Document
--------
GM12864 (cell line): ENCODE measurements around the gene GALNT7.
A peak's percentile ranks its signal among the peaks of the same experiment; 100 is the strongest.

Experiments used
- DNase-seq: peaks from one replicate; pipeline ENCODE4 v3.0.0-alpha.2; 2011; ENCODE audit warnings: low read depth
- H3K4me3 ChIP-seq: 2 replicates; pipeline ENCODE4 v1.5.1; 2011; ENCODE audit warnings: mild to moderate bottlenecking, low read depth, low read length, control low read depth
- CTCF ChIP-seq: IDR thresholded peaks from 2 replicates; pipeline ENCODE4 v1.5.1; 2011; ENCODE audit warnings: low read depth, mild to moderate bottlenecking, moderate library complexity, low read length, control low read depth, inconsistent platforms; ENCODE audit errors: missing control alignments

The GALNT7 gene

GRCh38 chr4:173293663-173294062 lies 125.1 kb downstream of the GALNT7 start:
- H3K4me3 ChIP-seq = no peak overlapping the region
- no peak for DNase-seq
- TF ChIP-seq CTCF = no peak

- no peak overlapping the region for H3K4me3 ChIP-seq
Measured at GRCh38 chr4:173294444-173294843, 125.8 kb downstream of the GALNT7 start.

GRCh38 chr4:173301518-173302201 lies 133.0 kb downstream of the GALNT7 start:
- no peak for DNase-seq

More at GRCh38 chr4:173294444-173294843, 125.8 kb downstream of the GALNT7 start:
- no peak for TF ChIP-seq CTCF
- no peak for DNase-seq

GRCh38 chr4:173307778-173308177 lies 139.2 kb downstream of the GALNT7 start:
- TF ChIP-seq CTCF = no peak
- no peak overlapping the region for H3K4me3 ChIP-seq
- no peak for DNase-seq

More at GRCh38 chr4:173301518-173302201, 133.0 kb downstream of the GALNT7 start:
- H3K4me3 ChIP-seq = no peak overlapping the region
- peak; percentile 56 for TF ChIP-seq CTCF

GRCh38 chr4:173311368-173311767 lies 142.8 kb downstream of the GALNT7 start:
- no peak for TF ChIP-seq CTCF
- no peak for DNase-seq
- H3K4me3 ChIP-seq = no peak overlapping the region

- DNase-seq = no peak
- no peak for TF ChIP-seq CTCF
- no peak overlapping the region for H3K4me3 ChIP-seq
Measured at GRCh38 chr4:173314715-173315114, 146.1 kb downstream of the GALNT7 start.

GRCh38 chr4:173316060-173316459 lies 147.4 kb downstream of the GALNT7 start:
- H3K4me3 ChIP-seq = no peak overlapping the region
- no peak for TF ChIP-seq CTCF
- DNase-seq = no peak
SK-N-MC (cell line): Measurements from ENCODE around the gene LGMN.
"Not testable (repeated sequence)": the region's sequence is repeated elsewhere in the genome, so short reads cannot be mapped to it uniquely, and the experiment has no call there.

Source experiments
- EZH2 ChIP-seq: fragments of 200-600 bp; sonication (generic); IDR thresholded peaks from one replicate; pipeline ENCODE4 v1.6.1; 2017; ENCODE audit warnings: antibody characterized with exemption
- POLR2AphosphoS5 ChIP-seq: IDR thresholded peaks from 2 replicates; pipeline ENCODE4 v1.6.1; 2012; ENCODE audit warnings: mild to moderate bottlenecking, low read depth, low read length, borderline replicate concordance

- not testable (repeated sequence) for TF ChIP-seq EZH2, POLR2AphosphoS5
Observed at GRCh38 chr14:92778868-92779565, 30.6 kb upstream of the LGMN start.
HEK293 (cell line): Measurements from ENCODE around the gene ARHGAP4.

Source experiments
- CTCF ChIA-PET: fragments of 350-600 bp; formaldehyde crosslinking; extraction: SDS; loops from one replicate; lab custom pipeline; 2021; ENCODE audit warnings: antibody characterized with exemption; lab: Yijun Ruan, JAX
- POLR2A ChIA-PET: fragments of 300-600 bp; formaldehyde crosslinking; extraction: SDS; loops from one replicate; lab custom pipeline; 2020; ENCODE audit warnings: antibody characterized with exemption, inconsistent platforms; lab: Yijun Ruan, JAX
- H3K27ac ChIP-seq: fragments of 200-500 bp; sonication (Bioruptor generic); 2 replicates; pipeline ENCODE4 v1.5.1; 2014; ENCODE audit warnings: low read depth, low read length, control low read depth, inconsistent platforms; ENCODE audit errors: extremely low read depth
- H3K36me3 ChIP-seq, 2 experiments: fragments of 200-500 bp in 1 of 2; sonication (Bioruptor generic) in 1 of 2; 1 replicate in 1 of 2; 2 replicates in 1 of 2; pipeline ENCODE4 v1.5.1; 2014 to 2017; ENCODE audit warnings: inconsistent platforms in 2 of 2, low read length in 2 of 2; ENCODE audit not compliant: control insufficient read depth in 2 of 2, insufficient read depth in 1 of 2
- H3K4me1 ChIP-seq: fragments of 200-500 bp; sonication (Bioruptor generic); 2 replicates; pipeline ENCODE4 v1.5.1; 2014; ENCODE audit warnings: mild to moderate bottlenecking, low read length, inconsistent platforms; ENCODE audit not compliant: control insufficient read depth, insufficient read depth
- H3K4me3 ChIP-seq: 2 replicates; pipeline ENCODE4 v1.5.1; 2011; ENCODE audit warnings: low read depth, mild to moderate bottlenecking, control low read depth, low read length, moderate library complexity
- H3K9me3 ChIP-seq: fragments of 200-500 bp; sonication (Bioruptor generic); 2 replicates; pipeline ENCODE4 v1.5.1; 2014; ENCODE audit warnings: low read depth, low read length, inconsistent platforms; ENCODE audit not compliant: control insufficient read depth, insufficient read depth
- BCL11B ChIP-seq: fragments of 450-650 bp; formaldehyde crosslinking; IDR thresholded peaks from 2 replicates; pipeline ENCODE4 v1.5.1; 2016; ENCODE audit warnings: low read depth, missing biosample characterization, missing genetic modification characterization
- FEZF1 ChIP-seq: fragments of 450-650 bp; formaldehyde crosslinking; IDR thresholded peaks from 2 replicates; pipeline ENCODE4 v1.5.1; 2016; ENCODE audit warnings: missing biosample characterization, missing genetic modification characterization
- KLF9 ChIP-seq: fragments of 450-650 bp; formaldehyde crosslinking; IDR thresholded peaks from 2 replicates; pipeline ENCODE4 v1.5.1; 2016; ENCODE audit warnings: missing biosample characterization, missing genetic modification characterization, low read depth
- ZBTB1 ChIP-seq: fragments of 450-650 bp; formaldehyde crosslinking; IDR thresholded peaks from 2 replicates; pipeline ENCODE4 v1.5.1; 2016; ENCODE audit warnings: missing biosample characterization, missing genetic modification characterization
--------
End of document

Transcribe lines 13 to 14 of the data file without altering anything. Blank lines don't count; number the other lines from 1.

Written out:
Measured at GRCh38 chr4:173294444-173294843, 125.8 kb downstream of the GALNT7 start.

GRCh38 chr4:173301518-173302201 lies 133.0 kb downstream of the GALNT7 start: